May 28, 1984
If you are in serious difficulties of any kind, it may at first seem inconceivable, unbelievable, or even scandalous to imagine that your problems are caused by your own beliefs.
In fact, the opposite might appear to be true. You might have lost a series of jobs, for example, and it may seem quite clear that you are not to blame in any of those circumstances. You might have a serious illness that seemed to come from nowhere, and it may strike you as most unlikely indeed, that your own beliefs had anything to do with the inception of such a frightening malady.
You may be in the middle of one or several very unsatisfactory relationships, none of which seem to be caused by you, while instead you feel as if you are an unwilling victim or participant.
You may have a dangerous drug or alcohol problem, or you may be married to someone who does. In both instances the situations will be caused by your own beliefs, even though this may at first seem most unlikely. For the purposes of this particular chapter, we will discuss illnesses or situations that have arisen since childhood, so we are not including birth defects or very early life-endangering childhood accidents, or most unfortunate childhood family situations. These will be discussed separately.
In most cases, even the most severe illnesses or complicated living conditions and relationships are caused by an attempt to grow, develop or expand in the face of difficulties that appear to be unsurmountable to one degree or another.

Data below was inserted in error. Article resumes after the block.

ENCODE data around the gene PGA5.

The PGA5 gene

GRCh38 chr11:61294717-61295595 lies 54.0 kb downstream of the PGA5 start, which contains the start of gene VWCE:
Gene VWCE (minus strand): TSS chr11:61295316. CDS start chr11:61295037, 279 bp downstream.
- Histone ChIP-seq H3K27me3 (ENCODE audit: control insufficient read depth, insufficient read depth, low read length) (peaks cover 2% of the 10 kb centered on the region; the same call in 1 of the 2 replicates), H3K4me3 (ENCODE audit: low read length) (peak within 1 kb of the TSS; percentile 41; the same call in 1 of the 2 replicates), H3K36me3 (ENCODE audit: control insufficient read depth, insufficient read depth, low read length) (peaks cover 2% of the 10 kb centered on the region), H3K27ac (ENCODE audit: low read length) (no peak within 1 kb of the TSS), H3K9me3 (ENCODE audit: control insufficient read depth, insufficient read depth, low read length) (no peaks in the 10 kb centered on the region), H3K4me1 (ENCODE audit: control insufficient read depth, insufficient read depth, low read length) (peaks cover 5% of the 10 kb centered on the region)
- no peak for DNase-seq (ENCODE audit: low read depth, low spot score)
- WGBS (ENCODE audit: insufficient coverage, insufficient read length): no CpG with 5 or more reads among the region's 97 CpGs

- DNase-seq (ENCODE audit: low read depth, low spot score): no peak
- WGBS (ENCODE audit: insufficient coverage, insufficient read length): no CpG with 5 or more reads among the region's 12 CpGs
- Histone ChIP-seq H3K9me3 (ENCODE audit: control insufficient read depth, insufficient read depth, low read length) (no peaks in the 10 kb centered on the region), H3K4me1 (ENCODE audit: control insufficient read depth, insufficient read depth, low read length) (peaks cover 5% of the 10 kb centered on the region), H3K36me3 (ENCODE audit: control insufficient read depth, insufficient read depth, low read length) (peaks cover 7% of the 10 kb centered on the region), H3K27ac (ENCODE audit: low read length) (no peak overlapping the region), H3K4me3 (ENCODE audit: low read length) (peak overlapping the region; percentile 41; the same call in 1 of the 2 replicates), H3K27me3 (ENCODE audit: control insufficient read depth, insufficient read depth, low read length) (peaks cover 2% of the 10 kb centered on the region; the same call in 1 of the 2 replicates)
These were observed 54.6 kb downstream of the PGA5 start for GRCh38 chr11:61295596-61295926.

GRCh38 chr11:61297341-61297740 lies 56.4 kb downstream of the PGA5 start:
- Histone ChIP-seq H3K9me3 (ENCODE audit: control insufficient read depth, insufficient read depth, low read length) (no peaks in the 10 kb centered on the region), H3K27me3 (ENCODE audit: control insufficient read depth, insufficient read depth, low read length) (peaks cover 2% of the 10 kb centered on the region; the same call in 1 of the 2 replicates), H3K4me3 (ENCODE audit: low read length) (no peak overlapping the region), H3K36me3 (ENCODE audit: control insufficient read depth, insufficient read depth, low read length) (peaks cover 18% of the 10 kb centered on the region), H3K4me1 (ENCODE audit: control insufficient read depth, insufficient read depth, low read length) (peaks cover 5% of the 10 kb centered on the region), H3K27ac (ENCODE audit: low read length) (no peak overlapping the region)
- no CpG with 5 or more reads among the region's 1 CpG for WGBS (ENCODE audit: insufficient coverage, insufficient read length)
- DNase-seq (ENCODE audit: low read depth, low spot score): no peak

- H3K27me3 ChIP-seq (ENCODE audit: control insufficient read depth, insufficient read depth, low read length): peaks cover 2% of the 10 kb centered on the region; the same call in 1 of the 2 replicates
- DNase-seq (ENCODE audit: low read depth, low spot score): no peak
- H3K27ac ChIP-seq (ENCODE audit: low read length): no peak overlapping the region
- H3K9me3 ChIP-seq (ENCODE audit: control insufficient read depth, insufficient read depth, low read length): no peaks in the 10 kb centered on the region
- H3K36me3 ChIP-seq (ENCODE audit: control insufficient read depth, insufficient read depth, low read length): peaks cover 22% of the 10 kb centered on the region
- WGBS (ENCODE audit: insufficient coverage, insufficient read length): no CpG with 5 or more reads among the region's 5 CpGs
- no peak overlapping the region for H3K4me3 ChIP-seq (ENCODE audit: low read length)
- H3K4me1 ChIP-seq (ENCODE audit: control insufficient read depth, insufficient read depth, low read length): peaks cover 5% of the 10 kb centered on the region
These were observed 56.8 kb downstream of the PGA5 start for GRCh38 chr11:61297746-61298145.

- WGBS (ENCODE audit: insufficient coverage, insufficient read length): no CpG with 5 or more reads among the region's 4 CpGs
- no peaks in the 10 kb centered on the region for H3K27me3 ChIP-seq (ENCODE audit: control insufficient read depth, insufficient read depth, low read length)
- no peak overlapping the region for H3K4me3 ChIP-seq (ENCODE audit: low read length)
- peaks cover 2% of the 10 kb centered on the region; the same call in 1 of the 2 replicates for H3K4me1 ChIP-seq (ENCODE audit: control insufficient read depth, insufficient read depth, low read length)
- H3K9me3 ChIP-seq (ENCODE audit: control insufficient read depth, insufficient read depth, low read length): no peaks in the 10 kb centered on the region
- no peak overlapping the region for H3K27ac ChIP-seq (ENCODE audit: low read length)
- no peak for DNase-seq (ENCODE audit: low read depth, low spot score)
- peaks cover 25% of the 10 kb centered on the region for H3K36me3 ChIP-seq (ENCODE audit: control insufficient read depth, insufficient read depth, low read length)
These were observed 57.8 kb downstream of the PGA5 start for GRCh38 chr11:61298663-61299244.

An individual will often be striving for some goal that appears blocked, and hence he or she uses all available energy and strength to circumnavigate the blockage. The blockage is usually a belief which needs to be understood or removed rather than bypassed.
In this book, we will be involved with the nature of beliefs and with various methods that will allow you to choose those beliefs that lead to a more satisfying life.
Though this book is entitled The Way Toward Health, we are not speaking of physical health alone, but of mental, spiritual, and emotional health as well. You are not healthy, for example, no matter how robust your physical condition, if your relationships are unhealthy, unsatisfying, frustrating, or hard to achieve. Whatever your situation is, it is a good idea to ask yourself what you would do if you were free of it. An alcoholic’s wife might wish with all her heart that her husband stop drinking – but if she suddenly asked herself what she would do, she might – surprisingly enough – feel a tinge of panic. On examination of her own thoughts and beliefs, she might well discover that she was so frightened of not achieving her own goals that she actually encouraged her husband’s alcoholism, so that she would not have to face her own “failure”.
Obviously, this hypothetical situation is a quick example of what I mean, with no mention of the innumerable other beliefs and half-beliefs that would encircle the man’s and woman’s relationship.